• Temporarily suspend all overnight camping on this list of state lands;
  • Temporarily stop issuing permits for backcountry camping for groups of 10 or more, and for more than 3 days at one location on state lands;
  • Temporarily closing Kaaterskill Falls, the viewing platform, and connecting trails beginning Monday, April 6. The Kaaterskill Wild Forest will remain open to the public; and
  • Temporary closing Rockland Lake, Hook Mountain, and Nyack Beach State Parks beginning April 15 until further notice.

While enjoying outdoor spaces, please continue to follow the CDC/NYSDOH's guidelines for preventing the spread of colds, flu, and COVID-19:

  • Stay home if you are sick, or showing or feeling any COVID-19 symptoms, such as fever, coughing, and/or troubled breathing;
  • Practice social distancing. Keep at least six feet of distance between you and others even when outdoors;
  • Avoid close contact, such as shaking hands, hugging, and high-five;
  • Wash hands often or use an alcohol-based hand sanitizer with at least 60 percent alcohol when soap and water are not available; and
  • Avoid unnecessary contact with surfaces that are often touched, such as doorknobs and handrails.

DEC and State Parks also encourage visitors to state parks and state lands, and other parks to:

  • Stay local and keep visits short;
  • Visit in small groups limited to immediate household members;
  • Maintain a distance from others while in places where people tend to congregate, such as parking lots, trailheads, and scenic overlooks;
  • Avoid games and activities that require close contact, such as basketball, football, or soccer;
  • Do not share equipment, such as bicycles, helmets, balls, or Frisbees;
  • If you arrive at a park or trail and crowds are forming, choose a different park, a different trail or return another time/day to visit; and
  • If parking lots are full, please do not park along roadsides or other undesignated areas. To protect your safety and that of others, please choose a different area to visit, or return another time or day when parking is available.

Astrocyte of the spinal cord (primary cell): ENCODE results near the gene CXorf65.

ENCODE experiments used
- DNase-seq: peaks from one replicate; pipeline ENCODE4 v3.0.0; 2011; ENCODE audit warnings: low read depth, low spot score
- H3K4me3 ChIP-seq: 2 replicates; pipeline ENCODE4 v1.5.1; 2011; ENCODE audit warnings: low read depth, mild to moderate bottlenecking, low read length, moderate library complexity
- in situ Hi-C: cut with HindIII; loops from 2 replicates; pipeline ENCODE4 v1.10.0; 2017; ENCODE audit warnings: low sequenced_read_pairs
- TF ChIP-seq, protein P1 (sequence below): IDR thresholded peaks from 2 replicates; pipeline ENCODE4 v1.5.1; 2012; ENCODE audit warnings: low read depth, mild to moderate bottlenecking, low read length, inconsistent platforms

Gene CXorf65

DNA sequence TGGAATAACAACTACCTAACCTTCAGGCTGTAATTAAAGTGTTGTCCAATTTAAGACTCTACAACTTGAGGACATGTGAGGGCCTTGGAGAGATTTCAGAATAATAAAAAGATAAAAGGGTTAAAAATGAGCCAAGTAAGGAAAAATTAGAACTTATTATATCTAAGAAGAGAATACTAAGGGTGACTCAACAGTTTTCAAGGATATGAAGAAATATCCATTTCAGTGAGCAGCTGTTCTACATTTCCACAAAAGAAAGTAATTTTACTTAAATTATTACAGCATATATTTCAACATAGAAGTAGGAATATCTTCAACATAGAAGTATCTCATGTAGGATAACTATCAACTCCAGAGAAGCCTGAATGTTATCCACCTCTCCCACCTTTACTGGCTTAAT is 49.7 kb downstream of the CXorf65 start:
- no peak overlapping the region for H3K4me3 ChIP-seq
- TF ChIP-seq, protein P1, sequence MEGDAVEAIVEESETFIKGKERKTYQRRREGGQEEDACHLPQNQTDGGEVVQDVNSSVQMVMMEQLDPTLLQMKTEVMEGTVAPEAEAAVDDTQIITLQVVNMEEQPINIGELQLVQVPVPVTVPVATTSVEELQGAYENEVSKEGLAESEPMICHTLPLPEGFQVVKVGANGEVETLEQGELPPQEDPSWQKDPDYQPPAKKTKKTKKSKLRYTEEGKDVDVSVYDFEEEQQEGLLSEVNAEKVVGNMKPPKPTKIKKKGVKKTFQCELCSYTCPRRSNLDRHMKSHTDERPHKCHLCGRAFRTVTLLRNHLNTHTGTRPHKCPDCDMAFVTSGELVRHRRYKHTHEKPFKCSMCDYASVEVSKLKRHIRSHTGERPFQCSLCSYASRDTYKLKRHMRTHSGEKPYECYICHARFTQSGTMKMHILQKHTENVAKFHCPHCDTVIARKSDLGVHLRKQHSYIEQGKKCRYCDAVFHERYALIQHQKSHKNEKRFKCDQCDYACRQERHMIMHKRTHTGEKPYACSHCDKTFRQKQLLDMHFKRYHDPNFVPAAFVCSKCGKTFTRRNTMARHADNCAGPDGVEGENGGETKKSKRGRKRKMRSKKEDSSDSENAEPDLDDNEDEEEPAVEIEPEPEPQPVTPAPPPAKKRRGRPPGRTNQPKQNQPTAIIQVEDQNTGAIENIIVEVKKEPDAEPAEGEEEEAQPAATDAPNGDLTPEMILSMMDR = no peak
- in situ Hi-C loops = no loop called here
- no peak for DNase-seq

Note: As the COVID-19 situation is continually evolving, please check DEC’s website regularly for the most up to date information about recreating safely.

Striped Bass Fishing Season Underway in the Hudson River

man with striped bassStriped bass recreational fishing has begun in the Hudson River and tributaries. Stripers commonly reach lengths of more than three feet and weights exceeding 30 pounds. For people who fish the Hudson for sport, the striper is a favorite catch.

Striped bass are cooperatively managed along the Atlantic coast by the Atlantic States Marine Fisheries Commission (AFSMC). To reduce harvest, end overfishing, and decrease fishing mortality, ASMFC initiated and approved new regulations for recreational and commercial fishing for Atlantic striped bass. These regulations have already taken effect.

The new regulations for the Hudson River and its tributaries are:

  • Slot size limit: 18"- 28" total length
  • No fish smaller than 18" or greater than 28" may be kept
  • Season date: April 1 - November 30
  • Daily possession limit of one fish/angler

States along the East Coast are strongly recommending the use of non-offset circle hooks for 2020, and these hooks will be mandatory in 2021. Catch-and-release practices contribute significantly to overall fishing mortality, and circle hooks work effectively to reduce release mortality in the recreational striped bass fisheries.

Make sure to enroll in the annual, no-fee Recreational Marine Fishing Registry before going fishing in the Hudson River and its tributaries or in New York's Marine and Coastal District waters when fishing for "migratory fish of the sea" (e.g., striped bass). Anglers can enroll for the registry online or by phone, or by visiting a license issuing agent location.

safe fishing distanceWhen fishing, DEC recommends avoiding busy waters and following the guidelines on the agency’s website about fishing responsibly in New York State. If an angler arrives at a parking lot and there are several cars, consider going to another parking lot. If another angler is fishing upstream, fish downstream of that angler or consider fishing another day. Do not share a car with people who do not live in your household when traveling to fishing or boating sites. Anglers fishing from boats should be able to maintain at least six feet of distance between one another. Make sure you enjoy the outside safely and practice social distancing to prevent the potential spread of COVID-19.